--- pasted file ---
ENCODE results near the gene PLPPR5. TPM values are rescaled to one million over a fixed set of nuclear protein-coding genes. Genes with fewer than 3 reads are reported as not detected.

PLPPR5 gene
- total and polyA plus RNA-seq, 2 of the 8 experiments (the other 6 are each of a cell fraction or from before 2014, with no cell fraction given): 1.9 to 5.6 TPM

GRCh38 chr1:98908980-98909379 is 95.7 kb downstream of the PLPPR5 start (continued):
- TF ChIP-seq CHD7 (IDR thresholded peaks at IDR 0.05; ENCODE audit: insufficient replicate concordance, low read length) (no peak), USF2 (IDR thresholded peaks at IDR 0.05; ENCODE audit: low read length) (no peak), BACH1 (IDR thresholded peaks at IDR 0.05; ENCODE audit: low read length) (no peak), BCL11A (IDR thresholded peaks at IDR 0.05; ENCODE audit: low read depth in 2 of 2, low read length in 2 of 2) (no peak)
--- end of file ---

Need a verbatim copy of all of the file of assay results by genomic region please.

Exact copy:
ENCODE results near the gene PLPPR5. TPM values are rescaled to one million over a fixed set of nuclear protein-coding genes. Genes with fewer than 3 reads are reported as not detected.

PLPPR5 gene
- total and polyA plus RNA-seq, 2 of the 8 experiments (the other 6 are each of a cell fraction or from before 2014, with no cell fraction given): 1.9 to 5.6 TPM

GRCh38 chr1:98908980-98909379 is 95.7 kb downstream of the PLPPR5 start (continued):
- TF ChIP-seq CHD7 (IDR thresholded peaks at IDR 0.05; ENCODE audit: insufficient replicate concordance, low read length) (no peak), USF2 (IDR thresholded peaks at IDR 0.05; ENCODE audit: low read length) (no peak), BACH1 (IDR thresholded peaks at IDR 0.05; ENCODE audit: low read length) (no peak), BCL11A (IDR thresholded peaks at IDR 0.05; ENCODE audit: low read depth in 2 of 2, low read length in 2 of 2) (no peak)